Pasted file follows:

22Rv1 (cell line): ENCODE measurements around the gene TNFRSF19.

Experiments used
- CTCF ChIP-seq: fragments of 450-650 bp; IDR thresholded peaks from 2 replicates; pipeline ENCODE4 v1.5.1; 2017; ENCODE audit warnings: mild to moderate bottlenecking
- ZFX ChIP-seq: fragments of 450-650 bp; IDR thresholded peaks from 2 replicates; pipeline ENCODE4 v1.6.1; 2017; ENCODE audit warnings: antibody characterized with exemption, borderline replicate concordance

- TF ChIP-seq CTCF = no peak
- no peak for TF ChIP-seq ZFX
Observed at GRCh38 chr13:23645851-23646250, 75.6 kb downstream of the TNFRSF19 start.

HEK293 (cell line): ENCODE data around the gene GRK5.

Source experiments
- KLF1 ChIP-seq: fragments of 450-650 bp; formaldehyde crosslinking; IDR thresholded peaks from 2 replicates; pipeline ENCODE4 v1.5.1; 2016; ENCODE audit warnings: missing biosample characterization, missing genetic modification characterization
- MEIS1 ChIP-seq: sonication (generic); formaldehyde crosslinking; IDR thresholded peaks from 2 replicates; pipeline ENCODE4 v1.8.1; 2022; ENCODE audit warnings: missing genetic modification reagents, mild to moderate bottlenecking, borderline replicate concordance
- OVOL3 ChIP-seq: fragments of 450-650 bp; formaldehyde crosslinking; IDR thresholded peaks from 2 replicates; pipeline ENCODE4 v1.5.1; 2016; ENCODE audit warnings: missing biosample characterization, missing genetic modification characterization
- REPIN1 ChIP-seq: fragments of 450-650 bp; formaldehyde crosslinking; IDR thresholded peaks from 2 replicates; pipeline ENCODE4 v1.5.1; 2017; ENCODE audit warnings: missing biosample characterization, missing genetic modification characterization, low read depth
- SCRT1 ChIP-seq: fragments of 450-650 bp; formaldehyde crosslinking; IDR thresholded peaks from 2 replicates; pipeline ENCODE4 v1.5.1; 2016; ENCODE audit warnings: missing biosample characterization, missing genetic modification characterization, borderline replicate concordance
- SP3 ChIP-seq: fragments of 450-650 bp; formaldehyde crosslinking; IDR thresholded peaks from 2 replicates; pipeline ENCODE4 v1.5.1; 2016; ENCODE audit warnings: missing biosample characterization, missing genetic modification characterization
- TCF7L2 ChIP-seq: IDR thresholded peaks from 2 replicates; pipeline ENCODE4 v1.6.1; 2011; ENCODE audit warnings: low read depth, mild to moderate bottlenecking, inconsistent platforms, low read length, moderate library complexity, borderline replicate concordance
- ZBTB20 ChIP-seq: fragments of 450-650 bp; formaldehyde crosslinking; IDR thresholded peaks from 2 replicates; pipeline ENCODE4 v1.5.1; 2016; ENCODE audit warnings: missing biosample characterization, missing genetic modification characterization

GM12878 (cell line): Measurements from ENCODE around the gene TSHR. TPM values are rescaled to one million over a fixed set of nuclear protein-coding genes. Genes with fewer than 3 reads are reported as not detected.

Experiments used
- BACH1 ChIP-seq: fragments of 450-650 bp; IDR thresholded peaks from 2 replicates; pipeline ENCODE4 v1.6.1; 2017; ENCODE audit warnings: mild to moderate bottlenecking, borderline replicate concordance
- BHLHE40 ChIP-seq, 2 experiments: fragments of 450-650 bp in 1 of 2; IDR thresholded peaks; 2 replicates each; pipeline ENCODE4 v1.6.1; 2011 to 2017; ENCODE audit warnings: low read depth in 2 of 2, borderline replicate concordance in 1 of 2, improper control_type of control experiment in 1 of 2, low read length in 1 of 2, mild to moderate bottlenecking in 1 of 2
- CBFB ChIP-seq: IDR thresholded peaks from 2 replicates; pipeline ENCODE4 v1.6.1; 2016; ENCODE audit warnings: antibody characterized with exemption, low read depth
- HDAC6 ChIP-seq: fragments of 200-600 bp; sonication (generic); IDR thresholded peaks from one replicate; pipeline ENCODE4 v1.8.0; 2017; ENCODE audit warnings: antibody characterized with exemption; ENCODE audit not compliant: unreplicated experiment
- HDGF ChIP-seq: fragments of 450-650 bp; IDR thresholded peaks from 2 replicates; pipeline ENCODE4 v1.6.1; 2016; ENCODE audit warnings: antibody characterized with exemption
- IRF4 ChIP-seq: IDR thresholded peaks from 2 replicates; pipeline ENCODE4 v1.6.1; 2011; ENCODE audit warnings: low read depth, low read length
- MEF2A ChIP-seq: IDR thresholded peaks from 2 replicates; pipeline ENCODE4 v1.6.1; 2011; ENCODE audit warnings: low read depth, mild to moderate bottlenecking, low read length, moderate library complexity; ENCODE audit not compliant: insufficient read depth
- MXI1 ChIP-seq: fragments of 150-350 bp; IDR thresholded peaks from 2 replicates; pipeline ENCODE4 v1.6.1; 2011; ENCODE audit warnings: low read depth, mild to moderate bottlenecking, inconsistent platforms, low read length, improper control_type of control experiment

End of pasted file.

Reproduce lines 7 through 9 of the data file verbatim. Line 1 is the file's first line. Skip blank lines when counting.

Observed at GRCh38 chr13:23645851-23646250, 75.6 kb downstream of the TNFRSF19 start.

HEK293 (cell line): ENCODE data around the gene GRK5.

Source experiments